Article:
I am not a runner. I would like to be a runner, but for some time, destiny has decided that it is not to be. As a child, my early foray into "little aths" was a mixture of humiliation and disaster. Jeering parents and sniggering fellow students destroyed any dreams of athletic success. I have enjoyed different sports since then, but speed (and endurance) have never been my strength.
Last year I decided to participate in a Melbourne based fun-run of just under 15km, all in the name of charity. I knew if I had to, I could walk the distance within the allocated time, and so I was unconcerned with having to run the entire distance. I began to train. Having been a daily walker for a couple of years now (generally 6kms by 6.30am) I decided the transition would not be THAT difficult. I would continue to walk, jog in sections until I couldn't jog any further and walk again. A slow build up to continual jogging. It all sounded so simple.
Two weeks and one twisted ankle later and my short-lived running career was over (as was my morning walk). It was a tremendous blow and I was genuinely disappointed.
Having tried it and regretted the experience, I decided I would never run a marathon and that fun-run was indeed the oxymoron I suspected it to be. Twisted ankle. Red face. Weak legs. Sweat. It wasn't pretty. And yet - there was a part of me that still wanted to give it another try...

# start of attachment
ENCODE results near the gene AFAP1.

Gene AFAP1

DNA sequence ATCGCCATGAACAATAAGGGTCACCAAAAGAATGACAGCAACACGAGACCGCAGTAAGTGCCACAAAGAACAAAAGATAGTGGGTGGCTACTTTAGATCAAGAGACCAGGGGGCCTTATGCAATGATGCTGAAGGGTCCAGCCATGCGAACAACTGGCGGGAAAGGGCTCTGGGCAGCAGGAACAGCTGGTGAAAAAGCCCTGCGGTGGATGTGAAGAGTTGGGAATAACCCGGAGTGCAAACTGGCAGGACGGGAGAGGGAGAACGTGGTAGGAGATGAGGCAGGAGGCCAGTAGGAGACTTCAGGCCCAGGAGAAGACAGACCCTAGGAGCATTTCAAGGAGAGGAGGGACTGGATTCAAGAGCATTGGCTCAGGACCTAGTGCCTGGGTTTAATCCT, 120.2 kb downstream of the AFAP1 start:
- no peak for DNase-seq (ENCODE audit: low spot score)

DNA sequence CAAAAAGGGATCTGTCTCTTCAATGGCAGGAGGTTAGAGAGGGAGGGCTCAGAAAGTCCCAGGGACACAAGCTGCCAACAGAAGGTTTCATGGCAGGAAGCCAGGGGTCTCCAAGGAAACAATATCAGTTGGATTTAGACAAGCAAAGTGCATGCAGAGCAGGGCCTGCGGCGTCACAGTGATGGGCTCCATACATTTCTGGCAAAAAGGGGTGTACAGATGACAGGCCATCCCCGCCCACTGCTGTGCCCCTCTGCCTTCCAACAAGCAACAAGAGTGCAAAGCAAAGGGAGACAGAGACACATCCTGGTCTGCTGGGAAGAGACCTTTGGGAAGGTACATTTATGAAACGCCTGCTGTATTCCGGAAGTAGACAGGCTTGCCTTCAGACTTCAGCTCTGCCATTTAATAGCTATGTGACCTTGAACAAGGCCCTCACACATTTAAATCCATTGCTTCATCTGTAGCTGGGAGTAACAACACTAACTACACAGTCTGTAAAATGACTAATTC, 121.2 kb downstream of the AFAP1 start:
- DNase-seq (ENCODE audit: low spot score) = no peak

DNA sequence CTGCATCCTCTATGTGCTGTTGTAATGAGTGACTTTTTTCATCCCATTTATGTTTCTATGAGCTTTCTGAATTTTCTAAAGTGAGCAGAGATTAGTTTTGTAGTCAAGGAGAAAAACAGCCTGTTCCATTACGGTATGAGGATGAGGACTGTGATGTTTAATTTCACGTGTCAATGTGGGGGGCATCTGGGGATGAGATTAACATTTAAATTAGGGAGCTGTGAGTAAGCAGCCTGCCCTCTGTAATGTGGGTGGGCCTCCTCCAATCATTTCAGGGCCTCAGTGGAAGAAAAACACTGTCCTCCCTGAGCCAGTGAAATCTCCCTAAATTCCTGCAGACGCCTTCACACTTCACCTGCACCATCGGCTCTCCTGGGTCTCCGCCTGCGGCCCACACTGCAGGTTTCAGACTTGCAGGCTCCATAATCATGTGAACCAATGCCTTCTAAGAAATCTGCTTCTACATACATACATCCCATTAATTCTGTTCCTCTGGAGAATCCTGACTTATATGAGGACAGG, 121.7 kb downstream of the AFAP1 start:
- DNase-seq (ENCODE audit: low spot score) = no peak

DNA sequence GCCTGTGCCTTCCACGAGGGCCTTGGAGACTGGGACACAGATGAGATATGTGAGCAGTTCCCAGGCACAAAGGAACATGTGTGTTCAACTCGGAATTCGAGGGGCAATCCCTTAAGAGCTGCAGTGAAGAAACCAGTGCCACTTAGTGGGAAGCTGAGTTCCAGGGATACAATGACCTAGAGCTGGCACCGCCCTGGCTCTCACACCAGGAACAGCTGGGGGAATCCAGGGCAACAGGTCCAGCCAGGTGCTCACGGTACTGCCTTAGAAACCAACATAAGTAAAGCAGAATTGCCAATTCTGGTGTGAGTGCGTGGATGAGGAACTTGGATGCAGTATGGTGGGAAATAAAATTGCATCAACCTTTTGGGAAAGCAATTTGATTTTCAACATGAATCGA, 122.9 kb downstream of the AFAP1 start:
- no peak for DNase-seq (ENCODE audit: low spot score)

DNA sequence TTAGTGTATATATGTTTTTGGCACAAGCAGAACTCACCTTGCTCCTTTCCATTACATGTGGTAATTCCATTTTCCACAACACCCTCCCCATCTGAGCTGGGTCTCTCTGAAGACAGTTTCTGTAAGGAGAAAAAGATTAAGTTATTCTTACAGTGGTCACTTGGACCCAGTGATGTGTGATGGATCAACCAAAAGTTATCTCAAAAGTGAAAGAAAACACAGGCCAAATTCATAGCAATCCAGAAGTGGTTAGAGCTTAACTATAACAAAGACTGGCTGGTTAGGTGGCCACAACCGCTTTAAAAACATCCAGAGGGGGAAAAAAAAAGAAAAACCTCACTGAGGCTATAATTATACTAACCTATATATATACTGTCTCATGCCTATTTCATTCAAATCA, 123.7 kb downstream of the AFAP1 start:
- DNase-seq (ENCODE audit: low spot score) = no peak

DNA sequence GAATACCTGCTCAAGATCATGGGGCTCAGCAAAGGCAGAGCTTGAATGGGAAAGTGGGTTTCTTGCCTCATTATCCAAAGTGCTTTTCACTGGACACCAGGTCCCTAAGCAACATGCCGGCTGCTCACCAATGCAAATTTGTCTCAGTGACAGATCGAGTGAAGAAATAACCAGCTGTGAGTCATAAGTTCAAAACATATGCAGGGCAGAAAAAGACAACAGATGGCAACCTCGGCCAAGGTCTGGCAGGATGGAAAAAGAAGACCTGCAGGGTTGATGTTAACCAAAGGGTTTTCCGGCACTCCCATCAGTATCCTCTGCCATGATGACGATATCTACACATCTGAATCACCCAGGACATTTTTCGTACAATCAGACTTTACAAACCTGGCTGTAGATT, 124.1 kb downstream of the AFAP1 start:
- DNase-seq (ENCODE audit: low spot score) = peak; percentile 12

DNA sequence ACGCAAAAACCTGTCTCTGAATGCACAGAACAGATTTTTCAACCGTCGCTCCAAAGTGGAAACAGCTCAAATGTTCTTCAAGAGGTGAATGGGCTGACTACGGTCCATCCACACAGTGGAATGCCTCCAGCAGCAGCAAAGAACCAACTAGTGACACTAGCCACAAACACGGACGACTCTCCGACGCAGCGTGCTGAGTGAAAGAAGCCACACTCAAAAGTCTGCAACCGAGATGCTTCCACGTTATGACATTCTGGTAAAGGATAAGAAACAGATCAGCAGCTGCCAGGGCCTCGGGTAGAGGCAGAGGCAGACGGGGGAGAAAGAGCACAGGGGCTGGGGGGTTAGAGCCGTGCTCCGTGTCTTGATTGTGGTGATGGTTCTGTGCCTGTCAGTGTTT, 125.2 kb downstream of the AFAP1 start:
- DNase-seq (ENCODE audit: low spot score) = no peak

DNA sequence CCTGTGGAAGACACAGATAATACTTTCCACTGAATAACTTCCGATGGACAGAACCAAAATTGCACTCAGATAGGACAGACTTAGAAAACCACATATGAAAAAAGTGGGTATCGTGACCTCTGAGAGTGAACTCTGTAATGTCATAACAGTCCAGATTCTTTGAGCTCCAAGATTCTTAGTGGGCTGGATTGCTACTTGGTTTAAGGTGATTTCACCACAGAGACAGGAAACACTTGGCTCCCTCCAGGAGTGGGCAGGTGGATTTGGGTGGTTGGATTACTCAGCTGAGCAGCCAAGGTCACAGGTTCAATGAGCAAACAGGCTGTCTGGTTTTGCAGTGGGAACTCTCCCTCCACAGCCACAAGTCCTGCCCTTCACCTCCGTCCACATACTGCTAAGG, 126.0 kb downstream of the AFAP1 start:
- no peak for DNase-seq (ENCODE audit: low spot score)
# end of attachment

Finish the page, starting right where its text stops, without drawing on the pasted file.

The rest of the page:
And so, when not that long ago a friend of mine started training and managed to run a 10km fun-run in what I considered to be lightening speed, I was most impressed. I admired her for it. (And whilst it turns out, it wasn't quite lightening speed, for me it was encouraging and she has become my inspiration).
Having since trained a few of her non-running friends, she has now also become my trainer. She has promised that I will be able to run 5km in just a couple of months of regular training. I love her conviction though her confidence in me is somewhat disconcerting. I am just a little bit scared now that I will let her down and I will be her first failure.
Fear is a great motivator, especially the fear of disappointing someone you like and respect so I am now dedicated to at least giving it a go!
It's all in the preparation... and so, last week as the first training session approached, I worried over the important details. Would I be able to make the distance? Would she ever look at me the same once she had had to carry me home after I collapse in a heap? And most importantly, what was I going to wear? We are running along suburban streets and I am in despair about my running attire! OF COURSE! Forget the warm up, forget the diet, forget any preparation, the clothes "the look" are all that matters!
I consider labels, matching colours, hairstyles, head bands, shoes, socks, leggings and hoodies. Do I go the Cindy Crawford (cool and composed) or the Rocky Balboa (I mean business and I don't care what I look like) composition? These are the all important questions when starting out. Forget fitness and weight loss, it's all about looking stylish while my face turns red, I gasp for air, my legs burn and the sweat runs in trails down the side of my face! Wish me luck.